I’ve worked with moms in social settings for past employment. I held playgroups for groups of moms for a state of Michigan grant. I saw this type of scenario over and over but the subject would just be different but the outcome was usually one of the above.  The reason being, moms are somewhat competitive.  Regardless, there is some common sense or basic etiquette that needs to be used.  If moms want other moms to listen to them, to hear what they are saying, to respect them, they need to not feel judged for the actions they are taking.  Then sometimes, even if they don’t feel guilty or judged, they still won’t listen or change. Most likely because they don’t want to or they aren’t ready.  Badgering, pestering or making them feel bad won’t help.

Personally, my dad told me to not use plastic baby bottles, four years ago. He even sent me an email with links to websites.  He tried to not be judgmental, tell me what to do or make me feel guiltily. He just gave me the information and let it be. He gave it to me a few times but in my case; I didn’t want him to be right and me to be wrong. I didn’t want to believe what I was being told. Can plastic baby bottles really be dangerous? That was my thought. Boy do I feel dumb now.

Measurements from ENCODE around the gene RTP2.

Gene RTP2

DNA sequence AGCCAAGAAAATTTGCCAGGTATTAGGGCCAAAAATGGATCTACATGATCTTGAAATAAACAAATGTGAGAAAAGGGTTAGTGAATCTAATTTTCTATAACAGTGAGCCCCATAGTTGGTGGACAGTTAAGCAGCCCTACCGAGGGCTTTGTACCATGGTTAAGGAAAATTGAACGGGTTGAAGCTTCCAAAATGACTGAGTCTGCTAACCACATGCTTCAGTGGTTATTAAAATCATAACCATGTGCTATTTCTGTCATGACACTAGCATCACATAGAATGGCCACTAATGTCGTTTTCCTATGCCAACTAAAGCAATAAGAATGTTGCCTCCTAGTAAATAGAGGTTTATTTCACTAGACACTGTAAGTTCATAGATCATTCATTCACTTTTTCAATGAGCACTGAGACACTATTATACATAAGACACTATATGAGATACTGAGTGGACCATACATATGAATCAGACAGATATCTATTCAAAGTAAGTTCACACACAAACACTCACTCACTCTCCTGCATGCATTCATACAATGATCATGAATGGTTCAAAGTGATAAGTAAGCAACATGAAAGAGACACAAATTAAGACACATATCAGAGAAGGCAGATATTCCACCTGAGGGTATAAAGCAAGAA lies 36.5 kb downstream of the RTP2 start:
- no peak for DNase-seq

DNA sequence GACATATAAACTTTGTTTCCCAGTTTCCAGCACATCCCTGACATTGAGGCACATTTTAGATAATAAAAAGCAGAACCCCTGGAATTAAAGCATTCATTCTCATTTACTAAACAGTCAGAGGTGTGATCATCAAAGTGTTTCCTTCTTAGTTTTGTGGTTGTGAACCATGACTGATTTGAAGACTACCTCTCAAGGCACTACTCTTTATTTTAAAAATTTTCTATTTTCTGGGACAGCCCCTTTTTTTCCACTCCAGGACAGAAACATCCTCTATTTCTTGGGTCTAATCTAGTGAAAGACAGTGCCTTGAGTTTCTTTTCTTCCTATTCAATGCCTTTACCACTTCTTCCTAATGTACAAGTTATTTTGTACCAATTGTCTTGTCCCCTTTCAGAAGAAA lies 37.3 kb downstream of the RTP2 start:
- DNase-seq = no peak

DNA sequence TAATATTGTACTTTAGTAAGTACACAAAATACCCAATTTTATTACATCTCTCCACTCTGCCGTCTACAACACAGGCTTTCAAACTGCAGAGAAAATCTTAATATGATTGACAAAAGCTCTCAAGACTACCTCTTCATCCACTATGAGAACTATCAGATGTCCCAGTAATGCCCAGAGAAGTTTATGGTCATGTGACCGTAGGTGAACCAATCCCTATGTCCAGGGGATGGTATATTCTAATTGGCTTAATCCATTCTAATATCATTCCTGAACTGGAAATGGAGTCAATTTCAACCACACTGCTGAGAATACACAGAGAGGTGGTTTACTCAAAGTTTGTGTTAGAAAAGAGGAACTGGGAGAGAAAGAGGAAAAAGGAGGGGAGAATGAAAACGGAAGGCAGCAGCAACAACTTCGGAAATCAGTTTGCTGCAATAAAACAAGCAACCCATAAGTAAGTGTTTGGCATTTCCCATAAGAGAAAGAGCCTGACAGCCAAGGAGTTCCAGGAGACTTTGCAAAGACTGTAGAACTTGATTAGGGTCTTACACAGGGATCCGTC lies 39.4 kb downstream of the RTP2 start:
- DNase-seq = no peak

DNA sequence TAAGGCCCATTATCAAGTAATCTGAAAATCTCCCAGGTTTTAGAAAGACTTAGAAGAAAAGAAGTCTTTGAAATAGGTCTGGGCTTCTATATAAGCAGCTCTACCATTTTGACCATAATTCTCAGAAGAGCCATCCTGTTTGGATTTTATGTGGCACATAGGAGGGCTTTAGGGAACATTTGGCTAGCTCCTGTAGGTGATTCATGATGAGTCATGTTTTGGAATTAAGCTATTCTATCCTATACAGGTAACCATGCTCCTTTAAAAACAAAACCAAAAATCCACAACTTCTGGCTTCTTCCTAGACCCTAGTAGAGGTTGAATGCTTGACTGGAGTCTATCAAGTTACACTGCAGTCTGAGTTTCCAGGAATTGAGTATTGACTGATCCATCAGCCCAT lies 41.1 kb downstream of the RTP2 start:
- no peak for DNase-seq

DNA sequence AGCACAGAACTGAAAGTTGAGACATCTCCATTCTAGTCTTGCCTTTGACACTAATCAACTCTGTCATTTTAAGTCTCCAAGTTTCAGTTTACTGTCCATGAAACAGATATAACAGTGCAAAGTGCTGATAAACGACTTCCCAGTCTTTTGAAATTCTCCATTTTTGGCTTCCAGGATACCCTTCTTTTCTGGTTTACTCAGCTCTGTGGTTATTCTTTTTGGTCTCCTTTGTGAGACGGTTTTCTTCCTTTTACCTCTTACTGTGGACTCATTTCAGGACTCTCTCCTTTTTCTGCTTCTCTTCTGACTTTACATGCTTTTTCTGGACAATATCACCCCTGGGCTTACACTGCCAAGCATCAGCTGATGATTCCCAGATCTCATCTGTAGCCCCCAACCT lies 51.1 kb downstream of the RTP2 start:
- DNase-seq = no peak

Moms going green, getting toxic chemicals out of the house or off the body, helping the environment and eating organic, we’re passionate. No two ways about that!  I don’t recommend curbing that passion or bottling it up, hence, my blog!  Here are my common sense/green etiquette tips:

1. Be subtle verses yelling from the rooftop. More people will actually hear your message when you talk verses yell.

2. Bring literature and information to playgroups so you aren’t the know it all, the information is.

3. Use topic starters such as this to open up dialogue:

“The other day I was reading about BPA in sippy cups. Scary stuff! Does anyone else know about this”

4. If you have a product you love that is a non-toxic alternative, give a friend a sample. Let her see that it works as well as the toxic stuff. Let her be the one that figures it out. You’re just the good friend sharing the information and a product you love. Moms love this!